Even so, however, in a time when University resources are scarce and academic decisions are driven in significant part by concerns about high tuition and tight budgets, it is as important as it is difficult to procure sustained support for the sort of engaged public scholarship the PPJ seeks to amplify and champion. Even if universities don’t adapt as quickly as many of us would like to advances in new modes of digital communication, the values the PPJ seeks to embody – of rigorous research and publicly engaged service – are written into the founding documents of both Michigan State and Penn State.

The question is, can we leverage these emerging modes of digital communication to create a new model of publicly engaged, open and rigorous scholarship in Philosophy?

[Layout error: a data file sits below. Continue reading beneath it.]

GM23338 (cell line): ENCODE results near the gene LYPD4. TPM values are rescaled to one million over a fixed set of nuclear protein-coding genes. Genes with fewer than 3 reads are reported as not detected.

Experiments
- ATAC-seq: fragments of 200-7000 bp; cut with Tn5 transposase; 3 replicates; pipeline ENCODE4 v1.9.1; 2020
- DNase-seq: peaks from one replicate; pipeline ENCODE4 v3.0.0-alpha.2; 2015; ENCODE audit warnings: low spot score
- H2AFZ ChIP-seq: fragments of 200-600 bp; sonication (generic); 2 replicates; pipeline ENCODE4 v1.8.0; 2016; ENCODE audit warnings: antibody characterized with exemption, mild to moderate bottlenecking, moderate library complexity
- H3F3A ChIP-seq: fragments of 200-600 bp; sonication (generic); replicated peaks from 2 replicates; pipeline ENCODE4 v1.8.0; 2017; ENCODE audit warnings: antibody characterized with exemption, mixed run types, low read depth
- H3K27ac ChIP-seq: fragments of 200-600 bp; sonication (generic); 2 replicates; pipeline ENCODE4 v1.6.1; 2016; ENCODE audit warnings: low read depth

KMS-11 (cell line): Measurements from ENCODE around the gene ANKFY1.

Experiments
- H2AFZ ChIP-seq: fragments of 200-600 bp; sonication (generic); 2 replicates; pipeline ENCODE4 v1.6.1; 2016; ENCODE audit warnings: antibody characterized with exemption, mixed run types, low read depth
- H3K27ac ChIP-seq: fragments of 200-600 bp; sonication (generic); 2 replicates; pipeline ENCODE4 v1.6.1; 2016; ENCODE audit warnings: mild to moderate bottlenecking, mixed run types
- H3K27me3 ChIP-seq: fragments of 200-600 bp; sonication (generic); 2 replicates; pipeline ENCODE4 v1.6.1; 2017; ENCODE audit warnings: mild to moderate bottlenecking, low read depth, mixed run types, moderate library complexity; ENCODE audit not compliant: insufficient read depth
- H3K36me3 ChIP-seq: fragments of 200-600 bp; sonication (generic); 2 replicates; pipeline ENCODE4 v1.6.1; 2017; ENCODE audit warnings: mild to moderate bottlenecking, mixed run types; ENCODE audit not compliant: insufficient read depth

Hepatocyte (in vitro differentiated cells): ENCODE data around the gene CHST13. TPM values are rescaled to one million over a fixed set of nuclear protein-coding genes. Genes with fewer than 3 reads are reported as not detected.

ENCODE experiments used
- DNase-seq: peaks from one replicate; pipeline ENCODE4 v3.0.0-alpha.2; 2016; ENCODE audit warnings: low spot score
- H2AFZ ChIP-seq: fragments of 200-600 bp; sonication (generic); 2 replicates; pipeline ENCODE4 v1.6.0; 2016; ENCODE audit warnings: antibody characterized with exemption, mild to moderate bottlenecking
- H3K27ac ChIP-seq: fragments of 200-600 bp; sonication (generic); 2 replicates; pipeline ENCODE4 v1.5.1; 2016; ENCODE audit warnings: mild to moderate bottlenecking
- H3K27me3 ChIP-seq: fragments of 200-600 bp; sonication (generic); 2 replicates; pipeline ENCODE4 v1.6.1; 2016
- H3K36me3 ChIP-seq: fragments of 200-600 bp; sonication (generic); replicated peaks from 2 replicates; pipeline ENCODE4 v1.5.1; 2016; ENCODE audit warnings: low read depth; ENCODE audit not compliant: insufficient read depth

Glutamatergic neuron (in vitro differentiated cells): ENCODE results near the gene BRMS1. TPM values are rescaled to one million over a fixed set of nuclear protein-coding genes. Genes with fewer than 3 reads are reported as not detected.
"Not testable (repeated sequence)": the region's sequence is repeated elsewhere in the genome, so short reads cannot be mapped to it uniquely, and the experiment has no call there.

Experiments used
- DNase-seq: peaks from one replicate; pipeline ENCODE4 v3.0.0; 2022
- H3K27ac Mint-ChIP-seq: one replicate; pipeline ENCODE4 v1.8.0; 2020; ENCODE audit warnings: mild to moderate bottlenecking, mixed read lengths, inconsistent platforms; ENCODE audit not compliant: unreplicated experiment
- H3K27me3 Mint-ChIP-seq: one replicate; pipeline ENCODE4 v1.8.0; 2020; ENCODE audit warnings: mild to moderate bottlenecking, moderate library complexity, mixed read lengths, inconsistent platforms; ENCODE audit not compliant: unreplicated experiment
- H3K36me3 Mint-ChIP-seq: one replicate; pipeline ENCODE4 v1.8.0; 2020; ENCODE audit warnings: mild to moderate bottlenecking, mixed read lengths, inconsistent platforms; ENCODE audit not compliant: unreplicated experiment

Now with the generous support of the Mellon Foundation, I am confident that the Public Philosophy Journal is well positioned to do just that.

But our ultimate success will depend upon our ability to cultivate a community of scholars, policy makers, activists and citizens willing to dedicate their time, effort and intellectual energy to creating a journal that at once embodies academic excellence, enriches public discourse, and transforms the public sphere.

If you are interested in participating, visit the Public Philosophy Journal and fill out the form to tell us more about yourself.

If this is the end of the beginning for the Public Philosophy Journal, the path forward begins the difficult work of organizing a diverse, committed and conscientious online community capable of responding effectively and imaginatively to the most pressing public issues of our day.